parties – Plaintiffs and defendants (petitioners and respondents) to lawsuits, also known as appellants and appellees in appeals, and their lawyers.
plaintiff – The person who files the complaint in a civil lawsuit.
pleadings – Written statements of the parties in a civil case of their positions. In federal courts, the principal pleadings are the complaint and the answer.
precedent – A court decision in an earlier case with facts and law similar to a dispute currently before a court. Precedent will ordinarily govern the decision of a later similar case, unless a party can show that it was wrongly decided or that it differed in some significant way. Some precedent is binding, meaning that it must be followed. Other precedents need not be followed by the court but can be considered influential.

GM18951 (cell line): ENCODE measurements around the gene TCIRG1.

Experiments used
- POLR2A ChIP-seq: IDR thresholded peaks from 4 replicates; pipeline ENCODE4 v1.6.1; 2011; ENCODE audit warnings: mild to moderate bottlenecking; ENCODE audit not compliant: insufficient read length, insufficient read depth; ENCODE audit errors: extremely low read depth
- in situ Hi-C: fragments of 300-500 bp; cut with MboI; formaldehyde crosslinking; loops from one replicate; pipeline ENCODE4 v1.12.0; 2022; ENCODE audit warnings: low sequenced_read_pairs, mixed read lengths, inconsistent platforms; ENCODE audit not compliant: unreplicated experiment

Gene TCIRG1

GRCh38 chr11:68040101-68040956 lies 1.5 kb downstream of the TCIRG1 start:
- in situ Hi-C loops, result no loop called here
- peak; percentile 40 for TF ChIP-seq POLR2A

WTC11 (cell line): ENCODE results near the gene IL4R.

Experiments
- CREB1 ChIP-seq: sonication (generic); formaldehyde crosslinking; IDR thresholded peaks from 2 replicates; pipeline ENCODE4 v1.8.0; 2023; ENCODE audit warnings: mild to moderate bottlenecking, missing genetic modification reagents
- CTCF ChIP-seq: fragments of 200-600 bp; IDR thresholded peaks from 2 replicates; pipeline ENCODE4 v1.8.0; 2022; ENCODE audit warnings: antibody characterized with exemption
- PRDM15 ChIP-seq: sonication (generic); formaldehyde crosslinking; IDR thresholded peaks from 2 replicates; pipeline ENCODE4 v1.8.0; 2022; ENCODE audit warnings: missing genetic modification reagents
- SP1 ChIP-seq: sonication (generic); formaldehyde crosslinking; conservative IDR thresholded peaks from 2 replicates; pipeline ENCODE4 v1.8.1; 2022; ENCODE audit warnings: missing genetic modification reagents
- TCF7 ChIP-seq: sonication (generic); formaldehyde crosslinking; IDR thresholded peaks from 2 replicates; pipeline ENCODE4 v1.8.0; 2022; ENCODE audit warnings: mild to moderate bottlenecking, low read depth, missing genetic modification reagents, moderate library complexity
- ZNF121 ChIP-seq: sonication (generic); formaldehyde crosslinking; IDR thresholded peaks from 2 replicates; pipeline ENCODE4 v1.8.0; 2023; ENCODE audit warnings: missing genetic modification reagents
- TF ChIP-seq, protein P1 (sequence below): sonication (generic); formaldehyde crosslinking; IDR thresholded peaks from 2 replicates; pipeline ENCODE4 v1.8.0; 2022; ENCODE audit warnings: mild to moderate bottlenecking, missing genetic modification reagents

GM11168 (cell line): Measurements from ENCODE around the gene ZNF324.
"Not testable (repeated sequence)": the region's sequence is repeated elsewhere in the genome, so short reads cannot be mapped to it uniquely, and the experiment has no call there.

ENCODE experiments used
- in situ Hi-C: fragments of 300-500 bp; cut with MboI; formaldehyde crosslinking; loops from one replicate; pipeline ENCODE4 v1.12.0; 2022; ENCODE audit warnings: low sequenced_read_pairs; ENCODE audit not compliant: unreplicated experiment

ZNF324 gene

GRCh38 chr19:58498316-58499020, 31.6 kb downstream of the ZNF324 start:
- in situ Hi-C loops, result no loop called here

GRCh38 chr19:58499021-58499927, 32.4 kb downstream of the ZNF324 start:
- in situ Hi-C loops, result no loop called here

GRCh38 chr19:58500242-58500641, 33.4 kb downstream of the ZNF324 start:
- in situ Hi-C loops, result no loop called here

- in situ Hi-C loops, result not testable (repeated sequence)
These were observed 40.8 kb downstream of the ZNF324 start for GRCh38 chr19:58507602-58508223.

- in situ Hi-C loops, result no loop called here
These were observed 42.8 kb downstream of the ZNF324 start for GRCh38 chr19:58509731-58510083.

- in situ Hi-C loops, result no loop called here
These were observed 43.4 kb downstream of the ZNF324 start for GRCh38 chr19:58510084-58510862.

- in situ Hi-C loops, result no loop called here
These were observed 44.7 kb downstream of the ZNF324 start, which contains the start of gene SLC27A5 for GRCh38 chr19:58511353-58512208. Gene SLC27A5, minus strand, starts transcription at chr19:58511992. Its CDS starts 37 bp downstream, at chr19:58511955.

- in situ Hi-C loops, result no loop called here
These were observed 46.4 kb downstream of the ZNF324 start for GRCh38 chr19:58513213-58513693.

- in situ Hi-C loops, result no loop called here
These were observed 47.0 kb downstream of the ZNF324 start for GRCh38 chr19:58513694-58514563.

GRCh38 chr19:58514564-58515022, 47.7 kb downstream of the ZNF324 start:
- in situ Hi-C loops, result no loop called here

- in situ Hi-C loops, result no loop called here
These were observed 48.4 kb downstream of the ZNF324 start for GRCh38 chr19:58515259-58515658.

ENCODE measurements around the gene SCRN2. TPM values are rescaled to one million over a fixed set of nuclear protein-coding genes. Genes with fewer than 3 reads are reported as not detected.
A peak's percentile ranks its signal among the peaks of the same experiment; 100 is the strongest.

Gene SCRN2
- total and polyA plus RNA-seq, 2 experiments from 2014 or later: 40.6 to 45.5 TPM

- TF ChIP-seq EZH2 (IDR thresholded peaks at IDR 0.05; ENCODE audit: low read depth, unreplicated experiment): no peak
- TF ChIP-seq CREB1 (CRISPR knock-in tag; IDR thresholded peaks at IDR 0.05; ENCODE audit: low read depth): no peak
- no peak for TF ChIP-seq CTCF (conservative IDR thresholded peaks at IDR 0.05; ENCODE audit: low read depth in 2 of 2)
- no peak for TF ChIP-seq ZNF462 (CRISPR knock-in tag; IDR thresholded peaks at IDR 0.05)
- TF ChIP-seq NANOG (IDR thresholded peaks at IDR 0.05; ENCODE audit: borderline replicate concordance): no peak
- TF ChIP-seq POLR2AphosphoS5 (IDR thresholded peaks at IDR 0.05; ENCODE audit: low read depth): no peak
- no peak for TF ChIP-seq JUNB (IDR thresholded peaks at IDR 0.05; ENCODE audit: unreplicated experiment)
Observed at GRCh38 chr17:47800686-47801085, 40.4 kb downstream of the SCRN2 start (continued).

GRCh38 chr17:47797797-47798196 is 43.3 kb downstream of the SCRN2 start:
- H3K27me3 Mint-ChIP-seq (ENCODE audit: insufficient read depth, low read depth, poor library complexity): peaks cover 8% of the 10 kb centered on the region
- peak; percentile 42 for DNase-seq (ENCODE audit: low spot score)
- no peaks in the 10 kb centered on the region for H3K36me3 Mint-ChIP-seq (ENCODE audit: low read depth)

procedure – The rules for the conduct of a lawsuit; there are rules of civil, criminal, evidence, bankruptcy, and appellate procedure.
probable cause – An amount of suspicion leading one to believe certain facts are probably true. The Fourth Amendment requires probable cause for the issuance of an arrest or search warrant.
pro se – A Latin term meaning “on one’s own behalf”; in courts, it refers to persons who present their own cases without lawyers.
prosecute – To charge someone with a crime. A prosecutor tries a criminal case on behalf of the government.